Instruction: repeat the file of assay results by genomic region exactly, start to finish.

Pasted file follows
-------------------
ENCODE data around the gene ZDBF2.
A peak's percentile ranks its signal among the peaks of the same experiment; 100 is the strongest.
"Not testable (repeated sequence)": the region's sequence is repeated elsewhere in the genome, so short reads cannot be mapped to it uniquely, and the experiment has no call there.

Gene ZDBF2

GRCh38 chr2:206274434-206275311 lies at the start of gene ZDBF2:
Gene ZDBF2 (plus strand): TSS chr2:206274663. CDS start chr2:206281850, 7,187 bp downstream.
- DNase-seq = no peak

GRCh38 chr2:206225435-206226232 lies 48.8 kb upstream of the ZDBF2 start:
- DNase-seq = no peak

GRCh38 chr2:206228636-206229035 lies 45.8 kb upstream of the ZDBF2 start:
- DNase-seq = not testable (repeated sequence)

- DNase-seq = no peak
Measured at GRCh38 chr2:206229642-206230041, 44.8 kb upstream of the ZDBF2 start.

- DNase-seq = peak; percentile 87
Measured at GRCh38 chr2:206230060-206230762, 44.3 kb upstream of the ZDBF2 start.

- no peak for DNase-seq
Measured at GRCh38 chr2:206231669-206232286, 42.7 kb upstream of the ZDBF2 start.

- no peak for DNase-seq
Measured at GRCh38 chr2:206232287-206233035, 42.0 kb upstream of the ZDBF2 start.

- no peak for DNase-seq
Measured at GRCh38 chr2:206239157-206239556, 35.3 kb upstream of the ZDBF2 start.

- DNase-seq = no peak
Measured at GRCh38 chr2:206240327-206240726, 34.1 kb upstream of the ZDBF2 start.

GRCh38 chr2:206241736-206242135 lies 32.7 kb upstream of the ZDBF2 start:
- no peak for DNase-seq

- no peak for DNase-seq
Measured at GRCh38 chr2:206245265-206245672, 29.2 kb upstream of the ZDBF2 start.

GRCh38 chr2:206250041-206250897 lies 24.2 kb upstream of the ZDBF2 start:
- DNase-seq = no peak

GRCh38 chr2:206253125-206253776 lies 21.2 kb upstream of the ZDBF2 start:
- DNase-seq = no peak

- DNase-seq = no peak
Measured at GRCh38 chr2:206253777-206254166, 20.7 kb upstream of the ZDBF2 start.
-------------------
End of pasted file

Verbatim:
ENCODE data around the gene ZDBF2.
A peak's percentile ranks its signal among the peaks of the same experiment; 100 is the strongest.
"Not testable (repeated sequence)": the region's sequence is repeated elsewhere in the genome, so short reads cannot be mapped to it uniquely, and the experiment has no call there.

Gene ZDBF2

GRCh38 chr2:206274434-206275311 lies at the start of gene ZDBF2:
Gene ZDBF2 (plus strand): TSS chr2:206274663. CDS start chr2:206281850, 7,187 bp downstream.
- DNase-seq = no peak

GRCh38 chr2:206225435-206226232 lies 48.8 kb upstream of the ZDBF2 start:
- DNase-seq = no peak

GRCh38 chr2:206228636-206229035 lies 45.8 kb upstream of the ZDBF2 start:
- DNase-seq = not testable (repeated sequence)

- DNase-seq = no peak
Measured at GRCh38 chr2:206229642-206230041, 44.8 kb upstream of the ZDBF2 start.

- DNase-seq = peak; percentile 87
Measured at GRCh38 chr2:206230060-206230762, 44.3 kb upstream of the ZDBF2 start.

- no peak for DNase-seq
Measured at GRCh38 chr2:206231669-206232286, 42.7 kb upstream of the ZDBF2 start.

- no peak for DNase-seq
Measured at GRCh38 chr2:206232287-206233035, 42.0 kb upstream of the ZDBF2 start.

- no peak for DNase-seq
Measured at GRCh38 chr2:206239157-206239556, 35.3 kb upstream of the ZDBF2 start.

- DNase-seq = no peak
Measured at GRCh38 chr2:206240327-206240726, 34.1 kb upstream of the ZDBF2 start.

GRCh38 chr2:206241736-206242135 lies 32.7 kb upstream of the ZDBF2 start:
- no peak for DNase-seq

- no peak for DNase-seq
Measured at GRCh38 chr2:206245265-206245672, 29.2 kb upstream of the ZDBF2 start.

GRCh38 chr2:206250041-206250897 lies 24.2 kb upstream of the ZDBF2 start:
- DNase-seq = no peak

GRCh38 chr2:206253125-206253776 lies 21.2 kb upstream of the ZDBF2 start:
- DNase-seq = no peak

- DNase-seq = no peak
Measured at GRCh38 chr2:206253777-206254166, 20.7 kb upstream of the ZDBF2 start.